Human Trials Begin for a Low-Cost COVID-19 Vaccine to Extend Global Access

AUSTIN, Texas – In a major boost to efforts to combat COVID-19 globally, a vaccine that recently entered human trials in Vietnam and Thailand, and is slated for a clinical study in Brazil, holds promise for affordable vaccine manufacturing in countries currently dependent on imported vaccines. The vaccine is the result of a partnership between The University of Texas at Austin, the Icahn School of Medicine at Mount Sinai in New York and global partners interested in advancing the supply of affordable vaccines to address the pandemic.

The vaccine, NDV-HXP-S, can be stored at 2-8 degrees Celsius and is made in eggs, a method also used for flu vaccine manufacturing. These factors mean that affordable manufacturing capacity already exists in each of the countries involved with trials.

The vaccine uses a highly stabilized spike protein from the surface of the coronavirus in order to train the human immune system to recognize and fight infection. This modified spike protein, dubbed HexaPro and engineered by three faculty labs at UT Austin, was found in earlier research to be promising for use in robust vaccines. Other vaccines also use stabilized spike proteins, but this is HexaPro’s first use in a vaccine in human trials.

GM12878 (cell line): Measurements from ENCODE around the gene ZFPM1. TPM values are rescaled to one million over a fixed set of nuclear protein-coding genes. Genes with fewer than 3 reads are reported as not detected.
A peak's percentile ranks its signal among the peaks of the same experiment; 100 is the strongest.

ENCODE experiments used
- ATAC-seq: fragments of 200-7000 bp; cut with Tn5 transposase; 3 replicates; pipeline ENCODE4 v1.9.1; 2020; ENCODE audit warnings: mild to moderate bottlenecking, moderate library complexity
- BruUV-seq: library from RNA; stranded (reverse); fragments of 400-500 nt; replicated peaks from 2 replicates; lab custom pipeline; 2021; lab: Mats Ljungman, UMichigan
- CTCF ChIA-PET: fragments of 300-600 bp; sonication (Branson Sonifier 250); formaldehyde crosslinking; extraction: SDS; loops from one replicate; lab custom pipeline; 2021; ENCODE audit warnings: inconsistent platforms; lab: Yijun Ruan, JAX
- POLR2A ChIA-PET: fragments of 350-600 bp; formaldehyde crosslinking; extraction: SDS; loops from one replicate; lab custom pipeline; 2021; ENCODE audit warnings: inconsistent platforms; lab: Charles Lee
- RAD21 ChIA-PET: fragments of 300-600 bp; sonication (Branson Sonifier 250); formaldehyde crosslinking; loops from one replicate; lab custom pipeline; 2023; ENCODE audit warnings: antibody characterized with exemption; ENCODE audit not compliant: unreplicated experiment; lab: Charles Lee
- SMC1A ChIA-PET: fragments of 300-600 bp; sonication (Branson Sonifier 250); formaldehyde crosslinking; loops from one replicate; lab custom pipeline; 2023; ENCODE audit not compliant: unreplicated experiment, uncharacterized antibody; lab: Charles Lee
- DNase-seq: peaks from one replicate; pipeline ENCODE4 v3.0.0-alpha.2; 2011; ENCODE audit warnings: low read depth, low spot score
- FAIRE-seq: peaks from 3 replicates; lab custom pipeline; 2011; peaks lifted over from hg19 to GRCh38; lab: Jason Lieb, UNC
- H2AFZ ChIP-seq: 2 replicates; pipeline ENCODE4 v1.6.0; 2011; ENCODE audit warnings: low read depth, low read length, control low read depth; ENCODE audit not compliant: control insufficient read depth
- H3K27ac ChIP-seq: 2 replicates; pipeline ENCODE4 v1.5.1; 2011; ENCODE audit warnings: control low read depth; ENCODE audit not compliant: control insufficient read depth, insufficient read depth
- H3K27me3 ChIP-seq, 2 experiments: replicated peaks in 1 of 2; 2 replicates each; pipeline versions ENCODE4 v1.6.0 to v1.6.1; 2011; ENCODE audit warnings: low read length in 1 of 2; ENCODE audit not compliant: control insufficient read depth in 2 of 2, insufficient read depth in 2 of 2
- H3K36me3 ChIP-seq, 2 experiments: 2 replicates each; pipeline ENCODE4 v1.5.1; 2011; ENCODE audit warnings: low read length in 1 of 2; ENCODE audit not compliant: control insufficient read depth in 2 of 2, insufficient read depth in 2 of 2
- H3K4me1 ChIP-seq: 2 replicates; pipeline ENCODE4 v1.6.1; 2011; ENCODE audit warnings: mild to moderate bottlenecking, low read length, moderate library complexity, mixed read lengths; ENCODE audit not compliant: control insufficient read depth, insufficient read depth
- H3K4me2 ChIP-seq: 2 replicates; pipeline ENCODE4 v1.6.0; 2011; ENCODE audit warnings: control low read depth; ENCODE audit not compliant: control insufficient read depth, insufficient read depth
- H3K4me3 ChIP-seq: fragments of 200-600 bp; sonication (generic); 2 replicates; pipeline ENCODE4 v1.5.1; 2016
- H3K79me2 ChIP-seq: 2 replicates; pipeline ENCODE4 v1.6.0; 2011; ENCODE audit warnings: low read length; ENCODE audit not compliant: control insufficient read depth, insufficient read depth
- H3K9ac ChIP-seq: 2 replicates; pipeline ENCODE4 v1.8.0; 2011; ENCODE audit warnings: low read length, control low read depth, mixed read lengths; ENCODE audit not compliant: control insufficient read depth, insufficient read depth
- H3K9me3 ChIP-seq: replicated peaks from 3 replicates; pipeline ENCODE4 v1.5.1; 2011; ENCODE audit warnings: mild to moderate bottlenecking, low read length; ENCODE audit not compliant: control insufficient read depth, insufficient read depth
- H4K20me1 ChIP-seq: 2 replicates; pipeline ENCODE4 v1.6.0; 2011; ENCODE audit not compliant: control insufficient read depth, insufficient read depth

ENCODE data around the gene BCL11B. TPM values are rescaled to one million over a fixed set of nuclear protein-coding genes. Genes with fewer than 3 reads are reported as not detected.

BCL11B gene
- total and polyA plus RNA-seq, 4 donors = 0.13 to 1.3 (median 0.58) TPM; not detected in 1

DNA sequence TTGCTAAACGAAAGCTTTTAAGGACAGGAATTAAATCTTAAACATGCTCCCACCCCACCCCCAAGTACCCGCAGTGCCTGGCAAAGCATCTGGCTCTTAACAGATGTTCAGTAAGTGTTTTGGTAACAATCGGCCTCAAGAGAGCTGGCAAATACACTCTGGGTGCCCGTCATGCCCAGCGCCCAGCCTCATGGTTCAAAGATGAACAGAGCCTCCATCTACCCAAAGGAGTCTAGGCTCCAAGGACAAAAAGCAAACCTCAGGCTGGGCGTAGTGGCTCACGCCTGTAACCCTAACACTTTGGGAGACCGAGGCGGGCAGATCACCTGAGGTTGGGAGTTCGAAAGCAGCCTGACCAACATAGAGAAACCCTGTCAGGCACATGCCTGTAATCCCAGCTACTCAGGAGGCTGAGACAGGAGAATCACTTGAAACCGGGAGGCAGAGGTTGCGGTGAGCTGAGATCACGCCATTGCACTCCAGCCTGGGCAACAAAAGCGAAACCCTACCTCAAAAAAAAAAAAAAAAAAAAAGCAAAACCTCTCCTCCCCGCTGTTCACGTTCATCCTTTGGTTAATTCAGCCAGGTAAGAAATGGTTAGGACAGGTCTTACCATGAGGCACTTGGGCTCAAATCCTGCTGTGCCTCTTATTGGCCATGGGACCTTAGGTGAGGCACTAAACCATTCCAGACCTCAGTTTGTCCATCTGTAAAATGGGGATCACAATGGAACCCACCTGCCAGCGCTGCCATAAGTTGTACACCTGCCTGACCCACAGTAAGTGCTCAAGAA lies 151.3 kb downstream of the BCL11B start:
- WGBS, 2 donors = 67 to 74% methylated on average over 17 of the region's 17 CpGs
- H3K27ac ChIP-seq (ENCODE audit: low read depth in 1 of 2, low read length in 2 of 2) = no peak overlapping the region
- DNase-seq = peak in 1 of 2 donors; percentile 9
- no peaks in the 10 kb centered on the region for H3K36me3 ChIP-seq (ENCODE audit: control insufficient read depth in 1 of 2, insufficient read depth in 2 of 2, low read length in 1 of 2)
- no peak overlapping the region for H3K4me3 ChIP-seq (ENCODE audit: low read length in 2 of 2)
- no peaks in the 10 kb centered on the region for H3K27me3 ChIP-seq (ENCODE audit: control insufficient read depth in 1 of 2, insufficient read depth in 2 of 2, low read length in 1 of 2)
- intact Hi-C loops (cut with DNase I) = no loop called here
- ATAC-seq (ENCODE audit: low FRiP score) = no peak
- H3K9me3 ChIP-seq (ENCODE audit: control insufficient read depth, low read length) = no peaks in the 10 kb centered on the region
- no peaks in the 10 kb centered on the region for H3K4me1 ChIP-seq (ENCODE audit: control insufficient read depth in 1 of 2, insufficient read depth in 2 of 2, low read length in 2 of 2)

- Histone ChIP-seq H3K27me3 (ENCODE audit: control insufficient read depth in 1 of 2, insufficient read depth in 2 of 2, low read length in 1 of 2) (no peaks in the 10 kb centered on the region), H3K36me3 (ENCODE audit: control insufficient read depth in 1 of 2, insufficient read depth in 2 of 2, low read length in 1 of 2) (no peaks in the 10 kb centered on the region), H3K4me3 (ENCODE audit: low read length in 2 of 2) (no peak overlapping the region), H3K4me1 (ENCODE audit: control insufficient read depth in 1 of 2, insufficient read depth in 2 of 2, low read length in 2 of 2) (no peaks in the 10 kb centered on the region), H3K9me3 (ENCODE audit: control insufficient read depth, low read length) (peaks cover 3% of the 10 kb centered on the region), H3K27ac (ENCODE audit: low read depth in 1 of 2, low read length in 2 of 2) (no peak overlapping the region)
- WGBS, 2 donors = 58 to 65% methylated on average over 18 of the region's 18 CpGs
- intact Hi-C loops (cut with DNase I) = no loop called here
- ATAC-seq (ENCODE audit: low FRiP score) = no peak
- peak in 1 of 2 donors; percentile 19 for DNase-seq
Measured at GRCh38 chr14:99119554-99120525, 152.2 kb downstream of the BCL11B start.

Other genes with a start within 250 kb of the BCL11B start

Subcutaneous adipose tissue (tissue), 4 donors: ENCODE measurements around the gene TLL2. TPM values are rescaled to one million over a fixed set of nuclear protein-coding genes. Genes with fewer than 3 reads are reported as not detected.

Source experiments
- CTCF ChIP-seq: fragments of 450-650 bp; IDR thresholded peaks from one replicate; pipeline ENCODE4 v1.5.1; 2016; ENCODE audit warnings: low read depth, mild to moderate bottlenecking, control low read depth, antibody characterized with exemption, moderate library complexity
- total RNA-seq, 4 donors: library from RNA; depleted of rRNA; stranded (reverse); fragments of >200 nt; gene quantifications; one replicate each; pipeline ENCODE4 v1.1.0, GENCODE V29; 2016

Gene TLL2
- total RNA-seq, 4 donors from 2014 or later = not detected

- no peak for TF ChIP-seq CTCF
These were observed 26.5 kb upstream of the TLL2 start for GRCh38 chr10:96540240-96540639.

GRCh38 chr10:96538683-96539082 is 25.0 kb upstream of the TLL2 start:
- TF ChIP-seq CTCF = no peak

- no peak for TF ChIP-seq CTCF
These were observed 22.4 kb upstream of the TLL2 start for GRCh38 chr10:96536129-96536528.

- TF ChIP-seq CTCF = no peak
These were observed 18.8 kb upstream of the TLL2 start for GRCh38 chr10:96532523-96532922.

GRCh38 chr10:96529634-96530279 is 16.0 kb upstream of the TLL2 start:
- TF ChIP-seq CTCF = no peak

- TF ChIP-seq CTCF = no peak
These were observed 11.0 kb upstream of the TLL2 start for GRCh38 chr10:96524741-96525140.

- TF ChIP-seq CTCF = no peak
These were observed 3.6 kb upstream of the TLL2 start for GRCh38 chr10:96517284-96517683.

“My team and I are thrilled that our second-generation stabilized spike protein is part of this vaccine,” said Jason McLellan, an associate professor of molecular biosciences who co-developed HexaPro, having previously helped develop the spike protein now in use in all of the COVID-19 vaccines U.S. residents are receiving. “Our hope is that the vaccine will be safe, efficacious and affordable, allowing more people around the world to have protection against COVID-19.”

In early 2020, McLellan, who holds the Welch Chair in Chemistry, and his team joined with collaborators at the National Institute of Allergy and Infectious Diseases’ Vaccine Research Center to design a version of the SARS-CoV-2 spike protein that is stabilized to help the body recognize the threat. In nature, the spike protein changes shape, making it more difficult for the body to recognize, so the team used two mutations to hold the protein in its shape. This 2020 version of the spike protein is the basis of all the vaccines approved for distribution in the United States.

Building on that success, the UT Austin team designed HexaPro, an even more stabilized version of this protein – featuring not two but six mutations that act as molecular staples. The result is the production of more spike proteins to help the body fight infection.


HexaPro
This is a 3D atomic scale map, or molecular structure, of Hexapro, a modified version of the SARS-CoV-2 spike protein, described in a paper in the journal Science on July 23, 2020. Six key modifications, called prolines, are indicated as red and blue spheres and help lock the protein into the prefusion shape. Credit: University of Texas at Austin.